But the worst of all, of course, has occurred, I think, as some of

you know, in Tallahassee, And there it was largely sponsored by

students from the Florida A & M University, our Negro institution,

and Florida State University.

There the city of Tallahassee took a rather rigid and puni-

tive position in respect to tlese demonstrations. And, of course,

this gave the appearance of partiality or of non-objectivity and

this caused the conditions to become aggravated and we finally de-

veloped conditions there in Tallahassee of which I am frankly i h

Yesterday and the day before there was a tenseness about

the atmosphere in Tallahassee that was disgraceful. We had armed

patrolmen, state, county and city, patrolling every street because

we have had the wildest rumors imaginable going on there about what

was going to happen.

First a hundred Negro citizens were going to be brought in

to augment local forces, then that grew as high as 6,000. First

we had large numbers of White Citizens Council members who were

coming in to augment the white forces and that grew up into the

thousands. Of course, all that proved to be completely unsound,

but our people got worried. They were calling me at night --

widows asking me if I thought they would be safe in their homes

at night time.

An element of fear which is certainly an insidious and a

dangerous thing to behold. When I was going back to my office

just yesterday noon the highway patrolman who was driving me said,

"Governor, I just got word that a bus load of students -- Negro

students from Alabama -- has just pulled into the A & M University

campus and they've got a lot of baseball bats and they're out to

augment the local forces, to put on some sort of a demonstration."

I called the president of the university when I got to the

office and he said, "It is true, Governor, we've got a bus load.

For a year now we have had a ball game, a baseball game,

scheduled with the institution up there in Alabama aid the boys

are here with their bats to play the ball game." And they played

the ball game.

But there were wild rumors about runs on hardware stores

for ammunition, about runs for baseball bats, about runs on stores

for hammers, knives, screwdrivers and everything else. A perfect-

ly absurd situation to develop here in our free America, in our free

Florida and in our free Tallahassee.

But what is the legal situation about these so-called


First, I want to say this to everyone of you: that we are

going to have law and order in this state.

I don't care who the citizen is, he is going to be protect-

ed in pursuing his legal rights in Florida.

And that goes for every place in Florida.

Now under our free enterprise system and under our laws a

merchant has the legal right to select the patrons he serves, And

certainly he is going to be protected in that legal right.

The customer, of course, has the legal right to trade or not

to trade with any man he wants to and, of course, there is the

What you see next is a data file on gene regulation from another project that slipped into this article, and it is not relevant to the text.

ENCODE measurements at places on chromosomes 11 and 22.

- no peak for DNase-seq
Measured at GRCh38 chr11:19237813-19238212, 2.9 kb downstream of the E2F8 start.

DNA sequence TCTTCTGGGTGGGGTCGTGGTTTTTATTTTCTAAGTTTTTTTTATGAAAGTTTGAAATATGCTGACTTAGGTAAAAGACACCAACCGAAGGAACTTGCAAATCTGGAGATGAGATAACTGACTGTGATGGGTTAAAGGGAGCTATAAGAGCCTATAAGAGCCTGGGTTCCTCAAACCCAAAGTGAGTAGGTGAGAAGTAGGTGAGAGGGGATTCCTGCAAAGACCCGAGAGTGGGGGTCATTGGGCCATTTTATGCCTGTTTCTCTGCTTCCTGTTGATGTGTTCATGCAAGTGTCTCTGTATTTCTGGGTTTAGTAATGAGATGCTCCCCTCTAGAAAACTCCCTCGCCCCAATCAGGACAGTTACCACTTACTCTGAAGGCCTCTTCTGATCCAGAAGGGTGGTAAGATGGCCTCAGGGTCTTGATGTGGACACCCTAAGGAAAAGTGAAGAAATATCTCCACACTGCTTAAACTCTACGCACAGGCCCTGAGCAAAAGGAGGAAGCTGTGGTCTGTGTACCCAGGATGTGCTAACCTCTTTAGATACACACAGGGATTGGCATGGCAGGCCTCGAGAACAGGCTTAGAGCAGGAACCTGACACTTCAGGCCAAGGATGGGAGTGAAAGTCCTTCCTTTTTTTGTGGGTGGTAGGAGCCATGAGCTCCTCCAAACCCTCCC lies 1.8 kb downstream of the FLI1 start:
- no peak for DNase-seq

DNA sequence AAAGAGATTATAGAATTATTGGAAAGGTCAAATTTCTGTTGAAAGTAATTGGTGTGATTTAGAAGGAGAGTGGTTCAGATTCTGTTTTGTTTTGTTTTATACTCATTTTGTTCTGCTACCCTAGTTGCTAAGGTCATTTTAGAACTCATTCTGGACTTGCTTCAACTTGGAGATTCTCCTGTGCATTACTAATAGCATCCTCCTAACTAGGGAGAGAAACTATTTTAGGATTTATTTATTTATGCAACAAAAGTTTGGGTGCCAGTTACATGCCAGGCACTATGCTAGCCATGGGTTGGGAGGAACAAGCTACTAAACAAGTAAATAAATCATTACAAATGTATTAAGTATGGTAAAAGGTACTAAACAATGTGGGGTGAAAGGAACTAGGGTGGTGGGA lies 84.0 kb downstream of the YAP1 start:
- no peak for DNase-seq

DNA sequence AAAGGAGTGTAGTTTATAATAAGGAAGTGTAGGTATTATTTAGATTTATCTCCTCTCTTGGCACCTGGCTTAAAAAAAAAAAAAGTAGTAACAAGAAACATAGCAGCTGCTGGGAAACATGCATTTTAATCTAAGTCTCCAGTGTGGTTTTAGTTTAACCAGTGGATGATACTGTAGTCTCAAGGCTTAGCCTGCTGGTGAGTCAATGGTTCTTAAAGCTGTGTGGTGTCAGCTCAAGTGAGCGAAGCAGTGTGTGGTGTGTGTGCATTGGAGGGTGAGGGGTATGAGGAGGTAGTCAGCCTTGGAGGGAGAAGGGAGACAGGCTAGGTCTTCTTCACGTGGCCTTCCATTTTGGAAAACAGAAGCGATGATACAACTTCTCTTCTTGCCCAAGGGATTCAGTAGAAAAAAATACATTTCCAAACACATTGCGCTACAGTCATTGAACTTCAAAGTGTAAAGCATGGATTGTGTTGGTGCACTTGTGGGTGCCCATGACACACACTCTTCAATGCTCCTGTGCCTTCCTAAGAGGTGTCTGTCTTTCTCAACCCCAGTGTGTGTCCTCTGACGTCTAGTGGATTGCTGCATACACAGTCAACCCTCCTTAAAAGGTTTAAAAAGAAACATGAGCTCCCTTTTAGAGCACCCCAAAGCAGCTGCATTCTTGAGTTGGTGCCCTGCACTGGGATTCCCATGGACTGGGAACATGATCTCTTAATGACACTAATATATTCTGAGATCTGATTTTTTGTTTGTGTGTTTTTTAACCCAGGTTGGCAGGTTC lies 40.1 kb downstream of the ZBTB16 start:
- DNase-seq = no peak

right to demonstrate and the people should be protected in that

right, too.%

But I want to call your attention that the right to demons

state in all cases is limited by the fact that if there is any

clear and present danger that that demonstration will incite pub-

lic disorder, it is ~pawhul. And, of course, a situation of this

kind could bring about that kind of condition in one community and

not in another.

Now we have applied that rule. I called on our sheriffs

two years ago to apply it against the Ku Klux Klan. While they

were planning a perfectly lawful demonstration under normal cir-

cumstances, the information we had about the way they were going

to conduct that, I felt would clearly incite disorder and danger

and so we called upon the sheriffs to .prevent demonstrations of

that sort and they did.

But actually, friends, we are foolish if we just think a-

bout resolving this thing on a legal basis. In the first place,

our merchants have mach involved so far as their business pros-

perity not to have racial tensions of thm,' order,

Boycotts can be extremely damaging and will be extremely

damaging to their businesses. And, of course, any racial tension

brings about depression in business and depresses generally the

business spirit of any community,

But aside from that we've got some moral rights and we've

got some principlAs of brotherhood that are involved in these is-

sues that I want to talk with you just a little about.

I'm amazed at how different people react differently in this

particular area. My own mother and father, I found the other day,

don't fully agree on how they feel about race relations. I know my

own wife and I have disagreements from time to time about race re-


And so far as I am personally concerned, I don't mind say-

ing that I think that if a man has a department store and he in-

vites the public generally to come into his department store and

trade, I think then it is unfair and morally wrong for him to

single out one department though and say he does not want or will

not allow Negroes to patronize that one department.

Now he has a legal right to do that, but I still don't